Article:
Damian Moppett, The Bells, Installation view, SFU Gallery, 2014. Photo: Blaine Campbell.
Damian Moppett: The Bells
SFU Gallery, Burnaby
January 18 – April 17, 2014
Damian Moppett’s conceptual and studio-based practice explores a complex relationship between art and cultural history. Utilizing photography, sculpture, drawing, painting and video, Moppett’s self-reflexive engagement with his references is visible in the work, highlighting connections between seemingly discrete historical moments. Images of the artist's own studio – as a site of process, experimentation and performance for art making – appear frequently in Moppett's work of the last several years. His studio images are visually dense and populated with tools, materials, artworks in process, and referents from Peter Paul Rubens, Auguste Rodin and Anthony Caro to Mike Kelley and Luke Lindoe.
For his exhibition The Bells at SFU Gallery, Moppett’s new video engages directly with photographs of his studio and its contents. These images are presented to the video camera as stills and are accompanied by a soundtrack of the artist responding to the images. The distance provided by the multiple cameras provokes the consideration of a material practice over time. Referencing Hollis Frampton’s work, specifically the 1971 film (nostalgia), which depicts the slow burning of photographs from Frampton’s early artistic explorations with a soundtrack of comments, Moppett similarly asks viewers to engage with past and present temporalities within the work.
The Bells announces a located moment in Moppett’s practice, and in doing so locates his practice within a broader historical context. Bells themselves mark time, are a call to worship, signal alarm and mark the beginning and end of work. They are a form of mass communication to call people together or to commemorate important events more privately, and the connection between images and music signals a passage from one form to another. Adjacent to the video installation, the exhibition presents watercolours, maquettes and studies that relate to the process of the work.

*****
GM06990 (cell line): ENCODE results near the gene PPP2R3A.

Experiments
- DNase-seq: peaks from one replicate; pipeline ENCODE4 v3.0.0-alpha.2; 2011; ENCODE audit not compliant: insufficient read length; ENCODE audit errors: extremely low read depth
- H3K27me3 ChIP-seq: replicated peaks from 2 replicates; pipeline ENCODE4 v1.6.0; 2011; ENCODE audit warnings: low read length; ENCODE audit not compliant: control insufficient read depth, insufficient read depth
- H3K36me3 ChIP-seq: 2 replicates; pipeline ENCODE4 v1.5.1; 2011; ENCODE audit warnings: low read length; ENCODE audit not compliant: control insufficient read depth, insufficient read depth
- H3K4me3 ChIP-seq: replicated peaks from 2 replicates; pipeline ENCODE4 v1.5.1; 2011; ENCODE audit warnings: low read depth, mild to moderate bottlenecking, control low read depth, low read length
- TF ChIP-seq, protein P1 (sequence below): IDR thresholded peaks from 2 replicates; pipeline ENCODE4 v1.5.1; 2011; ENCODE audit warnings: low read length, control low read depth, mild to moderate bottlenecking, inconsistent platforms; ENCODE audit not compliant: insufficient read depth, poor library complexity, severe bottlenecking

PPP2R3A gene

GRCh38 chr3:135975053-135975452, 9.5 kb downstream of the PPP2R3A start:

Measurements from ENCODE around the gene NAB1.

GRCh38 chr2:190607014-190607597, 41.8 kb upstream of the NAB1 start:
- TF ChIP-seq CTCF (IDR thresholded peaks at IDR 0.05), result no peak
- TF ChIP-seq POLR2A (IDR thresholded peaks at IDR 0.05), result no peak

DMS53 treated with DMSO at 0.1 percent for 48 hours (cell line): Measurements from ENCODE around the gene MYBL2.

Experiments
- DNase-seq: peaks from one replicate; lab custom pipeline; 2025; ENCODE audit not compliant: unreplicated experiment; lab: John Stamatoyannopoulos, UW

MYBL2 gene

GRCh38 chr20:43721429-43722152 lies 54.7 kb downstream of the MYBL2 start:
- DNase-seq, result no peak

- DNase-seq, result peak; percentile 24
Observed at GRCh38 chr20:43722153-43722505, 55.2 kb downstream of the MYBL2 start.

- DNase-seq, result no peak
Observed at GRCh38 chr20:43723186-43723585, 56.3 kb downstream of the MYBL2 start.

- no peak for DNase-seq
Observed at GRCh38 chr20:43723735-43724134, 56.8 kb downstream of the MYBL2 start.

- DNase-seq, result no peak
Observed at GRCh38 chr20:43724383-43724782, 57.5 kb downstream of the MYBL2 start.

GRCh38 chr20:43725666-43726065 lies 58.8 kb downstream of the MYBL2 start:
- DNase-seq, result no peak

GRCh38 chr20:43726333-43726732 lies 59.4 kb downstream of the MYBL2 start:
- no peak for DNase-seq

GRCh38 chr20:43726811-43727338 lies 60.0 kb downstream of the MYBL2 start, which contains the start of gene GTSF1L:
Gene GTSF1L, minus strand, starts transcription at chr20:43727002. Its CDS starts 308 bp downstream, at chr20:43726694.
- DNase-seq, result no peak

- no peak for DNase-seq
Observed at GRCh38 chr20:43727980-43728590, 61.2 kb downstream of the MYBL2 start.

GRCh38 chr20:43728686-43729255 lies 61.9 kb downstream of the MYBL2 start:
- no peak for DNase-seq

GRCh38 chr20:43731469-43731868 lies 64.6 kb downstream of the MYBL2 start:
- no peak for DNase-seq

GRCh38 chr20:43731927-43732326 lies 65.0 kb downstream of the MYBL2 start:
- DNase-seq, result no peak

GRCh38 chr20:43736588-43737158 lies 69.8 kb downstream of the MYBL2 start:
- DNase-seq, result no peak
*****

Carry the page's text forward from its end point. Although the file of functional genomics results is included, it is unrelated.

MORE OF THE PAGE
Connected to the permutations of the studio is the forthcoming permanent outdoor installation of a sculptural work by Moppett, Large Painting and Caryatid Maquette in Studio at Night (Sculpture Version), 2012 on SFU’s Burnaby campus as part of the SFU Art Collection. The sculpture presents the studio as a kind of stage set. The artist transformed a painting of the studio into a three-dimensional space, taking abstracted shapes and reproducing them as large-scale cutouts in painted aluminum.
The exhibition The Bells will be accompanied by a publication. The first in a new SFU Galleries publication series, the publication includes a commissioned parallel text by Lisa Robertson and as well as critical source materials related to the artist’s layered practice.
Moppett is a Vancouver based artist who studied at Emily Carr College of Art and Design (now University) and received his MFA from Concordia University. His work has been exhibited at Carleton University Art Gallery (Ottawa), Temple Gallery, Tyler School of Art (Philadelphia), Contemporary Art Gallery (Vancouver), National Gallery of Canada (Ottawa), Witte de With (Rotterdam), Catriona Jeffries Gallery (Vancouver), Vancouver Art Gallery, The Power Plant (Toronto), Rennie Collection (Vancouver) and the Morris and Helen Belkin Art Gallery (Vancouver), among others. He has taught at Concordia University and Emily Carr University of Art and Design, and has been awarded residences through Glenfiddich, Dufftown, Scotland and International Residencies Program, Space, London.
Curated by Melanie O’Brian
January 18, 11am – 1pm
Brunch and spiked coffee
The Bells: Damian Moppett
The Bells is the first publication in the SFU Galleries Critical Reader Series. A discursive forum, the series encourages critical writing and projects that run parallel to programming at SFU Galleries.
Focusing on the unfolding ideas raised in Damian Moppett’s exhibition The Bells (SFU Gallery, January 18 – April 19, 2014), this publication not only contextualizes Moppett’s layered practice, but also engages with the historical and ongoing space of the studio and visual materiality. New texts by poet Lisa Robertson, writer Sharon Kahanoff and Damian Moppett, and a reprinted 1974 text by artist Hollis Frampton, collectively consider Moppett’s widely referential practice through a myriad of lenses: art historical, material and theoretical. Edited and introduced by Melanie O’Brian.
Regular price: $15